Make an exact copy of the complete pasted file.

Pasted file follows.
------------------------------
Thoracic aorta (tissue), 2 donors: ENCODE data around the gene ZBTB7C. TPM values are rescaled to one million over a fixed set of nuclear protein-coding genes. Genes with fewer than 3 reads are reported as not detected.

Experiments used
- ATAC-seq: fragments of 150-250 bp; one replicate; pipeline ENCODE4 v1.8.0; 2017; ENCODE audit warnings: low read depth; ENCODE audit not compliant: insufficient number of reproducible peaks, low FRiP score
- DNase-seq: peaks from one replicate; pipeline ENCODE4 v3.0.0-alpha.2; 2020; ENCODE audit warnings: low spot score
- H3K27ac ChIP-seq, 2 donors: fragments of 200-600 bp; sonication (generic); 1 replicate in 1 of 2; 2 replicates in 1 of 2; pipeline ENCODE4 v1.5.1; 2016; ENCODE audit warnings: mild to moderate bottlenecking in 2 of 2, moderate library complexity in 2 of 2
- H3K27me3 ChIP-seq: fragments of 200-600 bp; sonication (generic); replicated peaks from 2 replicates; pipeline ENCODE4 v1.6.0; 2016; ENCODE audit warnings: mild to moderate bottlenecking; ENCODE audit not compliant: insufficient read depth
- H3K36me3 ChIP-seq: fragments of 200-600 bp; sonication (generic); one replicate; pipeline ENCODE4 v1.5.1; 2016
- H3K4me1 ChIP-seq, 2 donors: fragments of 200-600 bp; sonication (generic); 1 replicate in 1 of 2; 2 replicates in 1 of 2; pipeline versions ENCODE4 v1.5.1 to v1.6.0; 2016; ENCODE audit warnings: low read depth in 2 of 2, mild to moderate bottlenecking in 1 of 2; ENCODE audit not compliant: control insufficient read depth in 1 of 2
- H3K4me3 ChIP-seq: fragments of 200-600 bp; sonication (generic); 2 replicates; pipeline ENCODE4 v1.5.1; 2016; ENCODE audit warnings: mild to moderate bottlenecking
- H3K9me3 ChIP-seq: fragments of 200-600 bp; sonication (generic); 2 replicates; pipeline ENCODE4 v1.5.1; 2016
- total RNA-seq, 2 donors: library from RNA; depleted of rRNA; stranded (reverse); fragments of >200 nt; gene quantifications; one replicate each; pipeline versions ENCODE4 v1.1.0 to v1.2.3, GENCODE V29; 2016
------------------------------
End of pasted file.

Thoracic aorta (tissue), 2 donors: ENCODE data around the gene ZBTB7C. TPM values are rescaled to one million over a fixed set of nuclear protein-coding genes. Genes with fewer than 3 reads are reported as not detected.

Experiments used
- ATAC-seq: fragments of 150-250 bp; one replicate; pipeline ENCODE4 v1.8.0; 2017; ENCODE audit warnings: low read depth; ENCODE audit not compliant: insufficient number of reproducible peaks, low FRiP score
- DNase-seq: peaks from one replicate; pipeline ENCODE4 v3.0.0-alpha.2; 2020; ENCODE audit warnings: low spot score
- H3K27ac ChIP-seq, 2 donors: fragments of 200-600 bp; sonication (generic); 1 replicate in 1 of 2; 2 replicates in 1 of 2; pipeline ENCODE4 v1.5.1; 2016; ENCODE audit warnings: mild to moderate bottlenecking in 2 of 2, moderate library complexity in 2 of 2
- H3K27me3 ChIP-seq: fragments of 200-600 bp; sonication (generic); replicated peaks from 2 replicates; pipeline ENCODE4 v1.6.0; 2016; ENCODE audit warnings: mild to moderate bottlenecking; ENCODE audit not compliant: insufficient read depth
- H3K36me3 ChIP-seq: fragments of 200-600 bp; sonication (generic); one replicate; pipeline ENCODE4 v1.5.1; 2016
- H3K4me1 ChIP-seq, 2 donors: fragments of 200-600 bp; sonication (generic); 1 replicate in 1 of 2; 2 replicates in 1 of 2; pipeline versions ENCODE4 v1.5.1 to v1.6.0; 2016; ENCODE audit warnings: low read depth in 2 of 2, mild to moderate bottlenecking in 1 of 2; ENCODE audit not compliant: control insufficient read depth in 1 of 2
- H3K4me3 ChIP-seq: fragments of 200-600 bp; sonication (generic); 2 replicates; pipeline ENCODE4 v1.5.1; 2016; ENCODE audit warnings: mild to moderate bottlenecking
- H3K9me3 ChIP-seq: fragments of 200-600 bp; sonication (generic); 2 replicates; pipeline ENCODE4 v1.5.1; 2016
- total RNA-seq, 2 donors: library from RNA; depleted of rRNA; stranded (reverse); fragments of >200 nt; gene quantifications; one replicate each; pipeline versions ENCODE4 v1.1.0 to v1.2.3, GENCODE V29; 2016